Your attention to detail and subtlety amaze me. One day at lunch I ordered the hamburger, which you serve on a "vanilla bun." Clever in concept, but in practice I was expecting something excessive and over the top; basically, I assumed you were going to get all cutesy and serve me beef patty on beignet. But no: The vanilla was there, but delicate, and it had plenty of competition, what with the Gorgonzola cheese spread atop the burger and the stewed tomatoes served alongside (which I happily employed as a topping). As with the salmon -- where the syrup's sweetness was smartly countered by helpings of sautéed spinach and tomato-laden Spanish rice -- here again my taste buds had to actually think about the disparate flavors that were commingling in my mouth. All great things in life are worth working for.

Do I even have to mention your fresh ingredients? Your scallops are the plumpest. (Why are they only available as an appetizer?) While my friends kept raving about the Concord grape reduction that graced the seared duck breast entrée, I kept pushing the sauce aside so I could just enjoy the meat's succulence. I felt the same way about the off-menu ahi tuna, with its demure, blushing center. These are the sorts of dishes you rave about to your co-workers the next day.

(I know folks are fans of your crowd-pleasing lobster potstickers. Here, Moxy, I must play the role of the hard-bargain-driving restaurant critic and nitpick. These do succumb to coasting by on their sweetness. Take away their candied taste and you're left with mouthfuls of stringy meat encased in soggy wontons that fall apart upon leaving the plate. They're a novelty act, albeit the only one I witnessed amid your entire bill of fare. Nobody's perfect.)

You know about wine, which impresses me. I was especially taken with your inclusion of a Moscato d'Asti, the 2003 Saracco, a splendid and affordable ($26 for a bottle; $7 for a glass) taste bud-awakening aperitif. Light in alcohol content and pleasingly effervescent, Moscato should never be confused with its sticky-sweet cousin, Asti Spumante; with good reason, famed wino Robert Parker calls the stuff "the perfect summer wine." The rest of your list is reliable and occasionally inspired. Honig's 2002 sauvignon blanc and Paul Jeune's 2001 Côtes du Rhône, for example, make for fine everyday drinking, while the addition of an Alsatian and a German white spices things up a bit. But while your wines range from the low $20s to only $50, that's a little misleading. Markups are about double retail -- predictable for St. Louis, which is to say too high.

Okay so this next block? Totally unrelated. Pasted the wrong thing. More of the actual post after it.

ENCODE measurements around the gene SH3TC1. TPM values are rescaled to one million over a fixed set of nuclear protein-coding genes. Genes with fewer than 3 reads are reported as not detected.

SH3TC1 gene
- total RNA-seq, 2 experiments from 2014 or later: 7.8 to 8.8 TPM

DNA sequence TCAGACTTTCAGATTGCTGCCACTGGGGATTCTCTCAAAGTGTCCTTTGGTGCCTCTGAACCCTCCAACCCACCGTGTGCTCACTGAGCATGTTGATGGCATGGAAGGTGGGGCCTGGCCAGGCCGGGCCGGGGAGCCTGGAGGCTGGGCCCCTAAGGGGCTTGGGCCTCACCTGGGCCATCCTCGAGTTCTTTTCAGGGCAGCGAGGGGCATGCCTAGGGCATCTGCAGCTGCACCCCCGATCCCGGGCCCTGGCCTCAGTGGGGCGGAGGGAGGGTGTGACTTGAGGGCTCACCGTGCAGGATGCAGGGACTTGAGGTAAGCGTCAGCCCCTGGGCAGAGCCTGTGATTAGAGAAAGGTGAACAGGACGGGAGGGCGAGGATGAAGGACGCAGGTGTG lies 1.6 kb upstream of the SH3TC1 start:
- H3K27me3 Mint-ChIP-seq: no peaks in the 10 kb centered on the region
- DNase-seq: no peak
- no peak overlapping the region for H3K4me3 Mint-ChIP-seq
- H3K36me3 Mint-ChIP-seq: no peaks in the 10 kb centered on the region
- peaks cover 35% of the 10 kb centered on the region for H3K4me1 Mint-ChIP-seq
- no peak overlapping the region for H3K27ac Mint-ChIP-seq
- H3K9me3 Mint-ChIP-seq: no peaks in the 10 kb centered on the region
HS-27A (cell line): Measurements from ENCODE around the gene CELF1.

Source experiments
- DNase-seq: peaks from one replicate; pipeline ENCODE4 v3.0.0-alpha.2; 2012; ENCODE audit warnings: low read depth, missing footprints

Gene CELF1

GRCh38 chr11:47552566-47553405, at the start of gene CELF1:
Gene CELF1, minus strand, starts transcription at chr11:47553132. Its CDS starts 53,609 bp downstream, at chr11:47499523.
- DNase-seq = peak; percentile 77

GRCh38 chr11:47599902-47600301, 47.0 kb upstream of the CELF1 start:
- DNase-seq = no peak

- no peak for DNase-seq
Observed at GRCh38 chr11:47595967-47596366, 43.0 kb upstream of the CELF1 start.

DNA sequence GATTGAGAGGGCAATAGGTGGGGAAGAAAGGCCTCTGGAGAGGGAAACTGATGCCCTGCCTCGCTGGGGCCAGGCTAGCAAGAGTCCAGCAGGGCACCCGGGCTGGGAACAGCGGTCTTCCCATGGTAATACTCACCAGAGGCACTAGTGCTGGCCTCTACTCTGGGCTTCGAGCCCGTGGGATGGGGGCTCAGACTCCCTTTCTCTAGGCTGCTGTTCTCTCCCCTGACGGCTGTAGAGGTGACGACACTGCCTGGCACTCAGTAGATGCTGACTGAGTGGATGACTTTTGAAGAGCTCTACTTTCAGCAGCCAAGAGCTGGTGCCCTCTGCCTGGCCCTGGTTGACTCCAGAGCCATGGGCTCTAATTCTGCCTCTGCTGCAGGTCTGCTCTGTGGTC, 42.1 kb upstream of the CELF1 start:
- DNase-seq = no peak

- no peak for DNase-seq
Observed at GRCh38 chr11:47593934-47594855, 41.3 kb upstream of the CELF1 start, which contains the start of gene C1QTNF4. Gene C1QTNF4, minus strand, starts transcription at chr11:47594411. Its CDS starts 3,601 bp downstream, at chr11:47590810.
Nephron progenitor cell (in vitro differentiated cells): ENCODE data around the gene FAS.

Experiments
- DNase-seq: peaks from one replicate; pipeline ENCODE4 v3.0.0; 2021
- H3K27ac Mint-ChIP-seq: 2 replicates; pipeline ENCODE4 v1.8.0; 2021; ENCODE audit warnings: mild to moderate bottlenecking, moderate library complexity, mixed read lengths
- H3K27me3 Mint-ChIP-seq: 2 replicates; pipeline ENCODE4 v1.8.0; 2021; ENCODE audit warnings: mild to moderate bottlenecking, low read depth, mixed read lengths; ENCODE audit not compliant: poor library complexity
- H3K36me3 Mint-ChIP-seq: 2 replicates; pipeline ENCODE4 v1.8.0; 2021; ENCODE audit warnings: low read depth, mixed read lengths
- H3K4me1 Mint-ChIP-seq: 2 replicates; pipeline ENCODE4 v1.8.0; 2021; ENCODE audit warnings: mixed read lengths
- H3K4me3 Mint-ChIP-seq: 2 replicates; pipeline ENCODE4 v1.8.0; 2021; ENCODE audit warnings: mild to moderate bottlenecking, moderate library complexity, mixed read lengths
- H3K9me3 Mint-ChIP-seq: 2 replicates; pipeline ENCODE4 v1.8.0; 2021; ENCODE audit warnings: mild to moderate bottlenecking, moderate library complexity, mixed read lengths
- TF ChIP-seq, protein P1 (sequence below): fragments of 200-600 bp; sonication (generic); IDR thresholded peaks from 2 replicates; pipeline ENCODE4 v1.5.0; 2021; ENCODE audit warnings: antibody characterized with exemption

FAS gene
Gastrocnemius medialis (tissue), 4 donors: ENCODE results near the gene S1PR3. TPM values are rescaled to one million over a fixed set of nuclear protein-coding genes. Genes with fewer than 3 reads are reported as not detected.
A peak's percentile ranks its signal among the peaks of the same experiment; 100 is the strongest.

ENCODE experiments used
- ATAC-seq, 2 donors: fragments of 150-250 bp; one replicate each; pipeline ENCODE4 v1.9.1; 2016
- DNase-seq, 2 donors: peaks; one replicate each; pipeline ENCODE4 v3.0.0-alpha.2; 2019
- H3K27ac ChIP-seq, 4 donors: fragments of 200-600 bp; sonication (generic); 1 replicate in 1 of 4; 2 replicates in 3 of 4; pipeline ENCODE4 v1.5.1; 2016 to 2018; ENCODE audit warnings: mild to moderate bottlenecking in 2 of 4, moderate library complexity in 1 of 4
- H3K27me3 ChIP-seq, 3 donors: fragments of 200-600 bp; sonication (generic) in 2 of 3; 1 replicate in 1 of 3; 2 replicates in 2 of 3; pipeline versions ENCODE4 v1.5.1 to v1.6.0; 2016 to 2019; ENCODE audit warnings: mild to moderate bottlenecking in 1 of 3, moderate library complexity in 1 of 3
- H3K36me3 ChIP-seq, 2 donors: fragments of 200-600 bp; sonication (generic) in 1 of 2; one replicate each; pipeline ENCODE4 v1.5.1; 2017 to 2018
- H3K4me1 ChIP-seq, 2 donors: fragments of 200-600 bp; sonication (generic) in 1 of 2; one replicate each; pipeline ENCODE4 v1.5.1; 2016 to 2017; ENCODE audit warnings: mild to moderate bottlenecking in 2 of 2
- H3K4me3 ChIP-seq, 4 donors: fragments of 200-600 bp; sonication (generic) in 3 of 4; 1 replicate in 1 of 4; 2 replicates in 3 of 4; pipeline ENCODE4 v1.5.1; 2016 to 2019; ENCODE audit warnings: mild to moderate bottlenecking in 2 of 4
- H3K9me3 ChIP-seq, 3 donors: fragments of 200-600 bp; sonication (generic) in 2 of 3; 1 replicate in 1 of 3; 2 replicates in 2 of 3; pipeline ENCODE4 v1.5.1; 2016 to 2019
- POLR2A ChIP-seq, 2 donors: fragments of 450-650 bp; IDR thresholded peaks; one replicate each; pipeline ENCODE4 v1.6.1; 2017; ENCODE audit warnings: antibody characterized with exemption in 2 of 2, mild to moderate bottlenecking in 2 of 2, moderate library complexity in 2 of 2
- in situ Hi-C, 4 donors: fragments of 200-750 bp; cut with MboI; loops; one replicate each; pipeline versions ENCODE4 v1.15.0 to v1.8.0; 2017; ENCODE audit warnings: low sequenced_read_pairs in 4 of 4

You won me back with dessert. My favorites were the pineapple upside-down cake, served with a scoop of white-chocolate-macadamia ice cream that easily merits its own spot on the menu, and the gooey, blueberry-studded butter cake -- never in a million years would I have guessed that when it comes to sweets, you're an old-fashioned kinda bistro. (I have yet to try your one nod to mod-sweet, the Vietnamese coffee flan with coffee-flavored granita and -- gotcha! -- beignet.)

You've certainly got an old-fashioned work ethic behind you. I mean, Brenner, your chef and owner, is also the chef right next door at Chez Leon! What is he, some kind of masochist? (For the record, Moxy, I'm not really into that.) He must be, because not only is he running two kitchens next door to one another, but he took what was once a furniture boutique and, along with his sous chef and a server, designed and built your kitchen with his own bare hands.

What else can I say, Moxy? I am besotted. My friends all adore you, and I bet that soon the Central West End won't be able to remember life without you. I can't wait for my parents to meet you. They won't "get" you, I know, but at the least they'll have to admit you're doing very well for yourself. And whenever I next get to see you, I'm going to eat up everything you put down in front of me. I know you're not the kind of restaurant that would ever tell a girl she's fat.